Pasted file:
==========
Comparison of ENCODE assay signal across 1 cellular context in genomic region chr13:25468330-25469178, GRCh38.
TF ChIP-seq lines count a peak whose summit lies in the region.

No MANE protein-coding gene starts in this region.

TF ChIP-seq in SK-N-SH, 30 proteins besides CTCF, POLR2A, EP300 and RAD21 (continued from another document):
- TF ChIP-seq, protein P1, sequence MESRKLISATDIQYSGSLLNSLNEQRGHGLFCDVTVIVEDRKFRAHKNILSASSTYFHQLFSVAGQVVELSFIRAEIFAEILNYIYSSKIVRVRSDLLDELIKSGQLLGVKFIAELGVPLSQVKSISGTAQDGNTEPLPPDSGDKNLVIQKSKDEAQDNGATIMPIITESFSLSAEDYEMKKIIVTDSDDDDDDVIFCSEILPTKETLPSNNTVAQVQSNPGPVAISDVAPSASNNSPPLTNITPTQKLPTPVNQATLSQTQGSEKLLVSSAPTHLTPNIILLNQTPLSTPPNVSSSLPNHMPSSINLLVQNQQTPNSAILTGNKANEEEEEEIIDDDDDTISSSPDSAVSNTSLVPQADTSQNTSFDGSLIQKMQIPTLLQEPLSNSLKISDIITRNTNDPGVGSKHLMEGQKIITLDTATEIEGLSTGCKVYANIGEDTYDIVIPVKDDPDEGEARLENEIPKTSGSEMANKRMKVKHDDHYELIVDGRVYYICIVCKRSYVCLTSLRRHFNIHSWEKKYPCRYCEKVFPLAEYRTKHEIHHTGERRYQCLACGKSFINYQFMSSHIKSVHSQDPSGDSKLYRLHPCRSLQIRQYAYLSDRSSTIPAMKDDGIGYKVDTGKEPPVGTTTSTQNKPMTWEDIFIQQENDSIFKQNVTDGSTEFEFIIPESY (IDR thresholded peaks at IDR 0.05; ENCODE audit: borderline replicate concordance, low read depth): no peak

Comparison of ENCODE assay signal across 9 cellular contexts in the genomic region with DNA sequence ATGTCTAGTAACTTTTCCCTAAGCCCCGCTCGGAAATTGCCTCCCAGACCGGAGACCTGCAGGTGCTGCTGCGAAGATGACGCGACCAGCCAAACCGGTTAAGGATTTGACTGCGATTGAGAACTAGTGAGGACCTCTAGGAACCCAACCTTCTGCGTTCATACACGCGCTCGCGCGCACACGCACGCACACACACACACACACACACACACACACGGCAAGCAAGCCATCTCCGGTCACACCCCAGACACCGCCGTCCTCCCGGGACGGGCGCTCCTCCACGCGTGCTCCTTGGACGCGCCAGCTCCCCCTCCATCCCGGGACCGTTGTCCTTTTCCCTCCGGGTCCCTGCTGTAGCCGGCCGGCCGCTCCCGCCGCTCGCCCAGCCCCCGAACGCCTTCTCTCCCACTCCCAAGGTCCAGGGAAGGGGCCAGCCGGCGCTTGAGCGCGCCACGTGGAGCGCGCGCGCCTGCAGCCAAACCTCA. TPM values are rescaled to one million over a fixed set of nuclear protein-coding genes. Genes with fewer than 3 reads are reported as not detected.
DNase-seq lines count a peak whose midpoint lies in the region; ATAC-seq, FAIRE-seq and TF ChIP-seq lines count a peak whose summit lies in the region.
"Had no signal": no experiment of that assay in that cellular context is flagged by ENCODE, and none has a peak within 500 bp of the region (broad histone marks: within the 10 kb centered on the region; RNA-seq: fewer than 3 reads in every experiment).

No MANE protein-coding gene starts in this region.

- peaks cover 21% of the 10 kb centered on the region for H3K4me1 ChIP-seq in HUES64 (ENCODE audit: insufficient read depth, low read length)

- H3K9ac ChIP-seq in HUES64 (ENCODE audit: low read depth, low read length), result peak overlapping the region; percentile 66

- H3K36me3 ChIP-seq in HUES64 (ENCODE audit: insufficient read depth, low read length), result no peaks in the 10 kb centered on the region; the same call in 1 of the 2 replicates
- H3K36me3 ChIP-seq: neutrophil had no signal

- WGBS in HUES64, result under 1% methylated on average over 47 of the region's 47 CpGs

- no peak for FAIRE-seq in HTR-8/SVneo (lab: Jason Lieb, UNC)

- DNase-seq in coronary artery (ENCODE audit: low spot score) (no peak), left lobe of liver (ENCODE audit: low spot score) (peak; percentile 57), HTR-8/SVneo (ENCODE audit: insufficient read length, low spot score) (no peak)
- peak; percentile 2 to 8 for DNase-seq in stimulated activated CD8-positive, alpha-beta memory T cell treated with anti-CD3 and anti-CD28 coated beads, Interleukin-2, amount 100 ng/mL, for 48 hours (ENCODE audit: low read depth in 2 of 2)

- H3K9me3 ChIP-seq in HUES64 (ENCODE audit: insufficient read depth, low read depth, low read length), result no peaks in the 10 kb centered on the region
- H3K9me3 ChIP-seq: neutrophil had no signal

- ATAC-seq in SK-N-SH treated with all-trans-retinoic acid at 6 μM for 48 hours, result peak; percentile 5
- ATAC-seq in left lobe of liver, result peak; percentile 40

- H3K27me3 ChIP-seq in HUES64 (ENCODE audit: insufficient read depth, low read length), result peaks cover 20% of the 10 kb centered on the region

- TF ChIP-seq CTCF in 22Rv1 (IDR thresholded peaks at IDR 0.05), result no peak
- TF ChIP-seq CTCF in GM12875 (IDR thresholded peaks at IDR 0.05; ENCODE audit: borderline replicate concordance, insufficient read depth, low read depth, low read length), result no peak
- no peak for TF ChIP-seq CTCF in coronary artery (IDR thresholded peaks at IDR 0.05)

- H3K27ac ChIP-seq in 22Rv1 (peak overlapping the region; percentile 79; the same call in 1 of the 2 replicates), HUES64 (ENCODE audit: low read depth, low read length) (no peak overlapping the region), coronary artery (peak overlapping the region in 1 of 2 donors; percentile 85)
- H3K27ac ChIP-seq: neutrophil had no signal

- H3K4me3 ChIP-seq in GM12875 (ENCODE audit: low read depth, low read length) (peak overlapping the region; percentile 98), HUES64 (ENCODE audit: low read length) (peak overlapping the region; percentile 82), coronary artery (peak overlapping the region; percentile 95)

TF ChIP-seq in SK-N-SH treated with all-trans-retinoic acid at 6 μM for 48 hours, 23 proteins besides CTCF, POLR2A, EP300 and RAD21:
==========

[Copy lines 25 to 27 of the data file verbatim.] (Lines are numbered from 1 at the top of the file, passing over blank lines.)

- no peak for TF ChIP-seq CTCF in coronary artery (IDR thresholded peaks at IDR 0.05)

- H3K27ac ChIP-seq in 22Rv1 (peak overlapping the region; percentile 79; the same call in 1 of the 2 replicates), HUES64 (ENCODE audit: low read depth, low read length) (no peak overlapping the region), coronary artery (peak overlapping the region in 1 of 2 donors; percentile 85)
- H3K27ac ChIP-seq: neutrophil had no signal